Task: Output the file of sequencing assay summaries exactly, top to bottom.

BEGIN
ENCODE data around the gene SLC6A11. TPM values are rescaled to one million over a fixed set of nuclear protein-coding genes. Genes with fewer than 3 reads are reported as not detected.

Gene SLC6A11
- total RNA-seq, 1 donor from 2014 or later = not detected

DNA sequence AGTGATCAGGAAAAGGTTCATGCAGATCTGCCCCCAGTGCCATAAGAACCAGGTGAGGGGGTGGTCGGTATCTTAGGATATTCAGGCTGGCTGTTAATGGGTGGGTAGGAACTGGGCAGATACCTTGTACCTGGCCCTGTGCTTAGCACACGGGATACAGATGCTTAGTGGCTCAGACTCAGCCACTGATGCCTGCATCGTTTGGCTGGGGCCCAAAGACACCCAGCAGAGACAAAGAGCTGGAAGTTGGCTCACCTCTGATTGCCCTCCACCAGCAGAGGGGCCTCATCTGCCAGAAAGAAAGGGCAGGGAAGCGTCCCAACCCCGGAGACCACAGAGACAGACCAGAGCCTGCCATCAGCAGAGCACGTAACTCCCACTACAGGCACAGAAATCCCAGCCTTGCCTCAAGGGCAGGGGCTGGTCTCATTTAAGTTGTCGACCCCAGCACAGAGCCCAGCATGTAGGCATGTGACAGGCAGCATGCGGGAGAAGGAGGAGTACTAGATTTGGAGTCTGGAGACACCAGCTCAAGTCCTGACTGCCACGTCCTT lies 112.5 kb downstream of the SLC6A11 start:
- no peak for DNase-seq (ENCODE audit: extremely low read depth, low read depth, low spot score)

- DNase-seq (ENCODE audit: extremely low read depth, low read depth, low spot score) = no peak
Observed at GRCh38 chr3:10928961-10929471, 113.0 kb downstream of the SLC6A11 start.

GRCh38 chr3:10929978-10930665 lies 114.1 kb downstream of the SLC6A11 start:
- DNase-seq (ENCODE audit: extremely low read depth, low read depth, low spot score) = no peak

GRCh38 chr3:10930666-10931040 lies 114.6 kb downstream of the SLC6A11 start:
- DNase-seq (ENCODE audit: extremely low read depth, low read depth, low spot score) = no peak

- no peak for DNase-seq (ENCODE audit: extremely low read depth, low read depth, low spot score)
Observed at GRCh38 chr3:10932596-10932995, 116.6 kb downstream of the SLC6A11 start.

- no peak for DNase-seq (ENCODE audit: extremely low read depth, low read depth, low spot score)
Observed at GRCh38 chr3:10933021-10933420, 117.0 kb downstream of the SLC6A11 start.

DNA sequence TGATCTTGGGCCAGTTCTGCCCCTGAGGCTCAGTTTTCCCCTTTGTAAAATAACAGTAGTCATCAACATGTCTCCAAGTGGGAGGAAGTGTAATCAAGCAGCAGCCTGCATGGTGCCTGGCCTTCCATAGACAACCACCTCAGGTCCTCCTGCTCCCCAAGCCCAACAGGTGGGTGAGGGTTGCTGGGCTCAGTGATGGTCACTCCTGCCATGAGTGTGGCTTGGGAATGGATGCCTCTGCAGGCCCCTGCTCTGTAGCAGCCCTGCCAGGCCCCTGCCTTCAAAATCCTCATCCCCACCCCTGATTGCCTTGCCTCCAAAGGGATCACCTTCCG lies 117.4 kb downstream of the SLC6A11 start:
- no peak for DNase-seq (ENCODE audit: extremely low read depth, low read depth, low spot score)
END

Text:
ENCODE data around the gene SLC6A11. TPM values are rescaled to one million over a fixed set of nuclear protein-coding genes. Genes with fewer than 3 reads are reported as not detected.

Gene SLC6A11
- total RNA-seq, 1 donor from 2014 or later = not detected

DNA sequence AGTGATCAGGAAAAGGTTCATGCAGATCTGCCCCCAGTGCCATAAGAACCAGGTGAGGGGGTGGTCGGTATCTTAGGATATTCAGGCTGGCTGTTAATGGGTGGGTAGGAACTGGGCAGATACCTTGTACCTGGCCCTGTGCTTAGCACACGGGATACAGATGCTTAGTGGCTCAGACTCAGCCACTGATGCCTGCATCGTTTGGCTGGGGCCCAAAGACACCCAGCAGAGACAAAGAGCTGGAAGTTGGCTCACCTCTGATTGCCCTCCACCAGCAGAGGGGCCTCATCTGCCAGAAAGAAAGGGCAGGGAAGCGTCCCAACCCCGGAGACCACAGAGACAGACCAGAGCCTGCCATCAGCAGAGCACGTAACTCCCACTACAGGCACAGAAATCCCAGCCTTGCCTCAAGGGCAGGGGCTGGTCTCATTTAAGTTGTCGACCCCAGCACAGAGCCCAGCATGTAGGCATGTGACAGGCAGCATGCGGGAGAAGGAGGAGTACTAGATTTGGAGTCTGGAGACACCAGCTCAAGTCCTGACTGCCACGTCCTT lies 112.5 kb downstream of the SLC6A11 start:
- no peak for DNase-seq (ENCODE audit: extremely low read depth, low read depth, low spot score)

- DNase-seq (ENCODE audit: extremely low read depth, low read depth, low spot score) = no peak
Observed at GRCh38 chr3:10928961-10929471, 113.0 kb downstream of the SLC6A11 start.

GRCh38 chr3:10929978-10930665 lies 114.1 kb downstream of the SLC6A11 start:
- DNase-seq (ENCODE audit: extremely low read depth, low read depth, low spot score) = no peak

GRCh38 chr3:10930666-10931040 lies 114.6 kb downstream of the SLC6A11 start:
- DNase-seq (ENCODE audit: extremely low read depth, low read depth, low spot score) = no peak

- no peak for DNase-seq (ENCODE audit: extremely low read depth, low read depth, low spot score)
Observed at GRCh38 chr3:10932596-10932995, 116.6 kb downstream of the SLC6A11 start.

- no peak for DNase-seq (ENCODE audit: extremely low read depth, low read depth, low spot score)
Observed at GRCh38 chr3:10933021-10933420, 117.0 kb downstream of the SLC6A11 start.

DNA sequence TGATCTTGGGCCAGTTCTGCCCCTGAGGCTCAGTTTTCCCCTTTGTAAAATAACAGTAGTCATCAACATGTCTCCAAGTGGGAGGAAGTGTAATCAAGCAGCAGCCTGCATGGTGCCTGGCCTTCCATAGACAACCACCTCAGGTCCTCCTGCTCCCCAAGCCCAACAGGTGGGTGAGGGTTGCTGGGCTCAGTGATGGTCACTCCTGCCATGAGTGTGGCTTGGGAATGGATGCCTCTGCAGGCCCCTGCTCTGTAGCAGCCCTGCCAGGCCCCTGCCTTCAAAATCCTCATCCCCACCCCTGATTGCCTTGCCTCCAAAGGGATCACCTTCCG lies 117.4 kb downstream of the SLC6A11 start:
- no peak for DNase-seq (ENCODE audit: extremely low read depth, low read depth, low spot score)